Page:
April 11, 2022
Are oil prices higher now than they were a generation ago? The question seems absurd. Over the past 25 years, the price of West Texas Intermediate crude oil has risen from $21 in March of 1997 to $110 in March of 2022. Oil prices are more than five times higher than 25 years ago.
But a compelling challenge can be made to this view when one steps outside the confines of our fiat currency, expressed in nominal terms, and instead compares the price of oil with something stable. One quite stable, and maybe even accurate, measuring stick is the price of gold.
In March of 1997, the dollar price of oil was $21 per barrel and the dollar price of gold was $361 an ounce. One ounce of gold could purchase 17.2 barrels of oil. In March of 2022, oil prices stood at $110 per barrel and gold at $1,912 per ounce. By this time an ounce of gold could purchase 17.4 barrels of oil. Therefore, when measured by the price of gold, the oil prices were virtually unchanged over 25 years. Indeed, the gold/oil ratio has averaged 17.2 over the 50 years since the U.S. abandoned the gold standard in August 1971.
An analysis by David Hammes and Douglas Wills titled Black Gold: The End of Bretton Woods and the Oil-Price Shocks of the 1970s reached much the same conclusion about the “high” oil prices of the 1970s. Their observation was that despite the steep rise in the dollar price of oil, the gold price of oil was comparatively little changed from the start to end of the decade.
There are short-term swings in the oil/gold price ratio as geopolitical and supply/demand factors are inseparable from a commodity as important as oil. During the early stages of the pandemic oil was very cheap in both dollar and gold terms as demand fell sharply. The current Russian invasion of Ukraine is an example of the opposite effect with supply being restricted and demand beginning to pick back up. But the seemingly gravitational pull of the long-term relationship between oil and gold continues to prevail. In the very long term it is reasonable to expect the ratio to change as oil reserves are depleted, but that process is slow and incremental.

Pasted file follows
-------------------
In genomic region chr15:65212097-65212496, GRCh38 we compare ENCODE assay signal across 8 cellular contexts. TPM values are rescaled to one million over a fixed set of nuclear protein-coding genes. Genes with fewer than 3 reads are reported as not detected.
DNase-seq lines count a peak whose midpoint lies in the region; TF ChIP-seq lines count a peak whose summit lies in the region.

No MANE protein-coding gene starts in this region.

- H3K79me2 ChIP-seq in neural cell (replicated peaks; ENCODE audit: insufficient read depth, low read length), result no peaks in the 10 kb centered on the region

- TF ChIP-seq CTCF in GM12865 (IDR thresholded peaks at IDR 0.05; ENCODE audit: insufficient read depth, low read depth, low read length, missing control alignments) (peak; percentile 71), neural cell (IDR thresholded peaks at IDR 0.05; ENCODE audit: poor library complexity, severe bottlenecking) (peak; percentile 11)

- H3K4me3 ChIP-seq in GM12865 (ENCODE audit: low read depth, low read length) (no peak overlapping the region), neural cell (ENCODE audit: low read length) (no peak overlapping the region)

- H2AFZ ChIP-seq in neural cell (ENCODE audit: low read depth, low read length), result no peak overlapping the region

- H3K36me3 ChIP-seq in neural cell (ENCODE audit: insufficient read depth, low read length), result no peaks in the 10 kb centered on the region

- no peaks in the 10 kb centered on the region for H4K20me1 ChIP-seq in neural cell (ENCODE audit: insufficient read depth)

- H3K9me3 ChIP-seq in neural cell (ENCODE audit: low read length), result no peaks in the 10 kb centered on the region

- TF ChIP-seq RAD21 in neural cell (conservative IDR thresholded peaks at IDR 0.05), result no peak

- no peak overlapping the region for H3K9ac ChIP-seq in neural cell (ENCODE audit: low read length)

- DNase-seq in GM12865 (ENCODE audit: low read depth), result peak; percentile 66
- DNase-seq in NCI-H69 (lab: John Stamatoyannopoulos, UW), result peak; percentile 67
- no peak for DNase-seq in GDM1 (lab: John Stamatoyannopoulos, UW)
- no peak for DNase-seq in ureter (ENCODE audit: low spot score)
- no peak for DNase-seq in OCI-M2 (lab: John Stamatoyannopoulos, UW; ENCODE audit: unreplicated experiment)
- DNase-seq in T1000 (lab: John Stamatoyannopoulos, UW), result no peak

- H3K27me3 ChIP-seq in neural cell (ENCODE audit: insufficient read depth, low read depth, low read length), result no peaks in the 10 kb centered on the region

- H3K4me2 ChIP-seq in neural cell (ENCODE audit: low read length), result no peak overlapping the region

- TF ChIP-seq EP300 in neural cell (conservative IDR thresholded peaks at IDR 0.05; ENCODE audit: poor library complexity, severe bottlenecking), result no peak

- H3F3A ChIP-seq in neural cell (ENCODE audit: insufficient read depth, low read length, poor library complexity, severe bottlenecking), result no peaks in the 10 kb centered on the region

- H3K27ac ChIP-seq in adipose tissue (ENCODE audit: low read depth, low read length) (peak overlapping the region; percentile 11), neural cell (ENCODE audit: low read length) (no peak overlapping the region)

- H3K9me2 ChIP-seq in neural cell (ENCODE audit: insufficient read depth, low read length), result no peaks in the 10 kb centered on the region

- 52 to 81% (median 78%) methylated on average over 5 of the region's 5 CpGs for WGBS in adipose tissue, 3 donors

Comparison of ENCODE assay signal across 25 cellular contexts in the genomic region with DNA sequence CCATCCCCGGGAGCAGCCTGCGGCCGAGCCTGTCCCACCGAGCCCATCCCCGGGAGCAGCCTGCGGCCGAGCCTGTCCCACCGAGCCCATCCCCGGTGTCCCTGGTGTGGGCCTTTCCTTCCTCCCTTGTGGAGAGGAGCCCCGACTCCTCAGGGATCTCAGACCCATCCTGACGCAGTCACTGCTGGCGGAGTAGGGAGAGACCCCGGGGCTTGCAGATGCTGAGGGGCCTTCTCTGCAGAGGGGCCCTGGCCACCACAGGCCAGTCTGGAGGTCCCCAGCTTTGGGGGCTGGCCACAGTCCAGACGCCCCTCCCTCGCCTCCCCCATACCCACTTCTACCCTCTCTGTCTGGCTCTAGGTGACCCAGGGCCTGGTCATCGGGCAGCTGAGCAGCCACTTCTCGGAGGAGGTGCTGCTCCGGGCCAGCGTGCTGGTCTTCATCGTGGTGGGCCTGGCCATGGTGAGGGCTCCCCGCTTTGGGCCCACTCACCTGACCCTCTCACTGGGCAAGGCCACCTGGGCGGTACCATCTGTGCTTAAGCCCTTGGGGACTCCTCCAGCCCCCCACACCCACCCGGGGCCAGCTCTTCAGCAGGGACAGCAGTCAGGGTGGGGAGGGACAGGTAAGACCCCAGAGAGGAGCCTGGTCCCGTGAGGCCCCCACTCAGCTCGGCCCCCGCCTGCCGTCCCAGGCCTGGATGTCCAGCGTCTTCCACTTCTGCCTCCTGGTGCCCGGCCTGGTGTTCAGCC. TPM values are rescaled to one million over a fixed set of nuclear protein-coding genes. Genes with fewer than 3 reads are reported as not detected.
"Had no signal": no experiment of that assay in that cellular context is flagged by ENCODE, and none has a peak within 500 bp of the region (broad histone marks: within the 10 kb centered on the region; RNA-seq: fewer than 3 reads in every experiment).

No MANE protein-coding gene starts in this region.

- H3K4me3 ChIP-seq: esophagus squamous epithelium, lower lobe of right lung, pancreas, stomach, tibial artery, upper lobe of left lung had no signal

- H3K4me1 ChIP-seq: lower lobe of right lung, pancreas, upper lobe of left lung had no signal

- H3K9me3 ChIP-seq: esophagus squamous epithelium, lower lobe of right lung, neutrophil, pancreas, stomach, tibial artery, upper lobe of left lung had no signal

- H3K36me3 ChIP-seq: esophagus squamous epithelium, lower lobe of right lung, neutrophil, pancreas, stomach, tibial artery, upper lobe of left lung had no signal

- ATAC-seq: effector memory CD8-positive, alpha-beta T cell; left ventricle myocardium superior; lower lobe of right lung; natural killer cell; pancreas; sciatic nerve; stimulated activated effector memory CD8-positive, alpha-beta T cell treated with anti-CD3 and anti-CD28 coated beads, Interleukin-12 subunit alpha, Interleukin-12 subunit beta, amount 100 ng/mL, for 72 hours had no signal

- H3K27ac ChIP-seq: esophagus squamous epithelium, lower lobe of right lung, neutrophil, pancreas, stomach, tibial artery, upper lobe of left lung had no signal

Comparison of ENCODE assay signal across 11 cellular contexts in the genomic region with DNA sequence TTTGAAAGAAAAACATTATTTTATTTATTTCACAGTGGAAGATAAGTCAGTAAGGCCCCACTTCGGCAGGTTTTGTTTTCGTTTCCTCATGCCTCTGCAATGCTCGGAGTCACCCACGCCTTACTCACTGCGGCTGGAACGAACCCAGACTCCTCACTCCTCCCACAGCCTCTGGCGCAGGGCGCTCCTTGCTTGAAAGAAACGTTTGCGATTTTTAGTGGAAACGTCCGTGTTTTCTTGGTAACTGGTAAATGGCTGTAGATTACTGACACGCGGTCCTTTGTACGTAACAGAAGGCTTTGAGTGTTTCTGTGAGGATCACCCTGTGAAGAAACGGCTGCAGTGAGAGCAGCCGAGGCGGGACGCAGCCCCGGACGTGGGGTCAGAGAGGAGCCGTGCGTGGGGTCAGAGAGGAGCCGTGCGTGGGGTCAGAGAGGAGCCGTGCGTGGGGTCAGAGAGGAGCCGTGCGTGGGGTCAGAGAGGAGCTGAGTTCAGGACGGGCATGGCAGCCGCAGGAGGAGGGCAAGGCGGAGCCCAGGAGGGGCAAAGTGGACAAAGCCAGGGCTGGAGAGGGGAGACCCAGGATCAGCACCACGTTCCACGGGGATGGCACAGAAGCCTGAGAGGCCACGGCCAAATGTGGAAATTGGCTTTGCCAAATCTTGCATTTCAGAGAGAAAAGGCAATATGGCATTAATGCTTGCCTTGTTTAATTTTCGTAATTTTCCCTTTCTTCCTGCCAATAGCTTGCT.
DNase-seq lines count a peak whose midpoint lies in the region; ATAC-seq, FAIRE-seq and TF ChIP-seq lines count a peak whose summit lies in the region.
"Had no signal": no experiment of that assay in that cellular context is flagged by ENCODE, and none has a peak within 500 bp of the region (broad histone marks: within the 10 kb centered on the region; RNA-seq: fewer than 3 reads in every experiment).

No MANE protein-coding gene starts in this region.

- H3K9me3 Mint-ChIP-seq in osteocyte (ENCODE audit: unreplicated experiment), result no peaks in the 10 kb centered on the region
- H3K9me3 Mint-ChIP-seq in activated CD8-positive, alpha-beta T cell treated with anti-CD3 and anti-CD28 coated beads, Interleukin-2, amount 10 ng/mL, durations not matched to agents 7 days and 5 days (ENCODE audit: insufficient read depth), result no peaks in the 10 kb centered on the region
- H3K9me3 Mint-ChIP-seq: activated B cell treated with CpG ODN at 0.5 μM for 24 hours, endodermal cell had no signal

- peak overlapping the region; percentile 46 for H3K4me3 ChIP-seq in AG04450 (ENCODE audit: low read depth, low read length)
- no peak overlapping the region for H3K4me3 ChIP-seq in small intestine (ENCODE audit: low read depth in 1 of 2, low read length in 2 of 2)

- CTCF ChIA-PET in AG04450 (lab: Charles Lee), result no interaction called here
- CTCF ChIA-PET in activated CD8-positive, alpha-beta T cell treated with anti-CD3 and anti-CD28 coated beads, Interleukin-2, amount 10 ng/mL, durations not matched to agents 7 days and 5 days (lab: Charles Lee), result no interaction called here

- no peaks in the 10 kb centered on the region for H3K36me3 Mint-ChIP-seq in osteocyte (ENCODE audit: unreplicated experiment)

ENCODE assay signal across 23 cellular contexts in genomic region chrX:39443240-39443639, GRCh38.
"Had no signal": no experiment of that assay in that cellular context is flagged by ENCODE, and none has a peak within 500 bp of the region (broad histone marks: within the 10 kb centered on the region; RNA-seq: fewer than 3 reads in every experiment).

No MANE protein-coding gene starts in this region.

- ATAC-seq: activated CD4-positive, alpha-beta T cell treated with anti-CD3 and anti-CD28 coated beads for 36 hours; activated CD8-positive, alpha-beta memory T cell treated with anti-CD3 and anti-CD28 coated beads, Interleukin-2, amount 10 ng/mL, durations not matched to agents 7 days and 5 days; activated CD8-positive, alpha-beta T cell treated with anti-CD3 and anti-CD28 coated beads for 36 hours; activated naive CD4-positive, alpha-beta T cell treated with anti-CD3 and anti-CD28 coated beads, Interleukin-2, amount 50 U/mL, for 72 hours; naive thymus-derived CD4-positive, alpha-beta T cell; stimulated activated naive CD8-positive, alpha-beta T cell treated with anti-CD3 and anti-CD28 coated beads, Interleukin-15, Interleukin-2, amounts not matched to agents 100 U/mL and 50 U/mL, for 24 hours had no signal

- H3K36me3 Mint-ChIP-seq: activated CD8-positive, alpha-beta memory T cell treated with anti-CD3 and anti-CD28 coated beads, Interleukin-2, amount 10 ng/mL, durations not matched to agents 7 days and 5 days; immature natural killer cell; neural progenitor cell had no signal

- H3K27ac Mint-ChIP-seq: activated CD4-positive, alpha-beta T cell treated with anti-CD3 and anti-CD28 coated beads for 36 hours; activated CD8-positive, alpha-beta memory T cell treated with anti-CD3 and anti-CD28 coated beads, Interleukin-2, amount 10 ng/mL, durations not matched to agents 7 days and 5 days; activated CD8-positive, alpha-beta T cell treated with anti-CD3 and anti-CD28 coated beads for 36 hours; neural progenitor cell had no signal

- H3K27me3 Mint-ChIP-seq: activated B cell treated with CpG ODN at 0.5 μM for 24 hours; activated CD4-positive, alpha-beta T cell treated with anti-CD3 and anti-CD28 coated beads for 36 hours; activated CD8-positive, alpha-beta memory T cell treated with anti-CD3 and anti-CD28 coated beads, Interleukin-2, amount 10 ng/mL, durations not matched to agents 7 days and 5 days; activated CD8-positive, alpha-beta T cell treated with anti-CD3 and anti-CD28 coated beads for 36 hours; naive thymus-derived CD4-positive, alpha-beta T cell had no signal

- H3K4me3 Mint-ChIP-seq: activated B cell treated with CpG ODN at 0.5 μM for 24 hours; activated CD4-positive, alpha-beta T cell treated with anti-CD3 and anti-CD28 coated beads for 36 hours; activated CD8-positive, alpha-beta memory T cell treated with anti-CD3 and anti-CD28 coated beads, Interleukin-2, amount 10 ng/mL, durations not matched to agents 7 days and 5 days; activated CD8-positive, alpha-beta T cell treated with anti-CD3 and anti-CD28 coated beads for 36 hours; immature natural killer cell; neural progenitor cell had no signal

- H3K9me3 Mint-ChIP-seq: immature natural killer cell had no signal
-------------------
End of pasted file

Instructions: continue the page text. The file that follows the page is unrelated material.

So, from a ‘technical’ perspective the dollar price increase in oil over the past several decades is an illusion which has little to do with supply and demand factors. The real underlying reason is the decline in the purchasing power of the dollar when it comes to the cost of both oil and gold, and that decline has created the illusion.
Of course, these technical discussions are not helpful to somebody who has to fill their gas tank 2-3 times a week – unless of course they are being paid in gold doubloon. Maybe a revival of those famous coins could give cryptocurrency a run for its money?